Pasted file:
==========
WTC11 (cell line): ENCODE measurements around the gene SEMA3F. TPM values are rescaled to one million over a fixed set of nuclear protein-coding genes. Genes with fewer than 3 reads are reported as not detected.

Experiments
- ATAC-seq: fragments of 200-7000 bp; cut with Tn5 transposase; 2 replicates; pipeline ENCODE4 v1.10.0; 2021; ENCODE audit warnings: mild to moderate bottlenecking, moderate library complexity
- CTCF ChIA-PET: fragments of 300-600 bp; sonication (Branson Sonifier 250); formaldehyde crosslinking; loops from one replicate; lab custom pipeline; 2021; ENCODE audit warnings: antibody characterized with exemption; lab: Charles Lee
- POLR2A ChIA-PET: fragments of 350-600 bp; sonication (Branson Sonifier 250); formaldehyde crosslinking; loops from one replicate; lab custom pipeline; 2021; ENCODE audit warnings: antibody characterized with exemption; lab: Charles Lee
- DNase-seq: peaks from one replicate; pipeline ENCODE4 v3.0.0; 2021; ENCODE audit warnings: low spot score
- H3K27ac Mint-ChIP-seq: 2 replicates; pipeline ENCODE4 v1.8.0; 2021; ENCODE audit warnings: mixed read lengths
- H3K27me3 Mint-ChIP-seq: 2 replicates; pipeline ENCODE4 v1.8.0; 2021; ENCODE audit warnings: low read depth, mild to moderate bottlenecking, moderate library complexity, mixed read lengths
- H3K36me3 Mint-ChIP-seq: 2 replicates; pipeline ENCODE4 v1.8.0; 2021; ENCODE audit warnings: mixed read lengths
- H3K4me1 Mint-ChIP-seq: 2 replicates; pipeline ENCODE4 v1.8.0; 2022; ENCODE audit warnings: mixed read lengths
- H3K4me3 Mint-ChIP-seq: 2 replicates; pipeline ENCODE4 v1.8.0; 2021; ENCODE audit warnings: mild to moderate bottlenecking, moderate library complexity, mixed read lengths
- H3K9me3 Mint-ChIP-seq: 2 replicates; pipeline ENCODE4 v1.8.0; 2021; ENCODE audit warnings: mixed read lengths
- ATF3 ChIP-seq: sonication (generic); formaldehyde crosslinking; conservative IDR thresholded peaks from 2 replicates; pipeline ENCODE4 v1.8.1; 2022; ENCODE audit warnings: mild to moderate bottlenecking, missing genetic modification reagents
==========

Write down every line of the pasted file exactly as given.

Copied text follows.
WTC11 (cell line): ENCODE measurements around the gene SEMA3F. TPM values are rescaled to one million over a fixed set of nuclear protein-coding genes. Genes with fewer than 3 reads are reported as not detected.

Experiments
- ATAC-seq: fragments of 200-7000 bp; cut with Tn5 transposase; 2 replicates; pipeline ENCODE4 v1.10.0; 2021; ENCODE audit warnings: mild to moderate bottlenecking, moderate library complexity
- CTCF ChIA-PET: fragments of 300-600 bp; sonication (Branson Sonifier 250); formaldehyde crosslinking; loops from one replicate; lab custom pipeline; 2021; ENCODE audit warnings: antibody characterized with exemption; lab: Charles Lee
- POLR2A ChIA-PET: fragments of 350-600 bp; sonication (Branson Sonifier 250); formaldehyde crosslinking; loops from one replicate; lab custom pipeline; 2021; ENCODE audit warnings: antibody characterized with exemption; lab: Charles Lee
- DNase-seq: peaks from one replicate; pipeline ENCODE4 v3.0.0; 2021; ENCODE audit warnings: low spot score
- H3K27ac Mint-ChIP-seq: 2 replicates; pipeline ENCODE4 v1.8.0; 2021; ENCODE audit warnings: mixed read lengths
- H3K27me3 Mint-ChIP-seq: 2 replicates; pipeline ENCODE4 v1.8.0; 2021; ENCODE audit warnings: low read depth, mild to moderate bottlenecking, moderate library complexity, mixed read lengths
- H3K36me3 Mint-ChIP-seq: 2 replicates; pipeline ENCODE4 v1.8.0; 2021; ENCODE audit warnings: mixed read lengths
- H3K4me1 Mint-ChIP-seq: 2 replicates; pipeline ENCODE4 v1.8.0; 2022; ENCODE audit warnings: mixed read lengths
- H3K4me3 Mint-ChIP-seq: 2 replicates; pipeline ENCODE4 v1.8.0; 2021; ENCODE audit warnings: mild to moderate bottlenecking, moderate library complexity, mixed read lengths
- H3K9me3 Mint-ChIP-seq: 2 replicates; pipeline ENCODE4 v1.8.0; 2021; ENCODE audit warnings: mixed read lengths
- ATF3 ChIP-seq: sonication (generic); formaldehyde crosslinking; conservative IDR thresholded peaks from 2 replicates; pipeline ENCODE4 v1.8.1; 2022; ENCODE audit warnings: mild to moderate bottlenecking, missing genetic modification reagents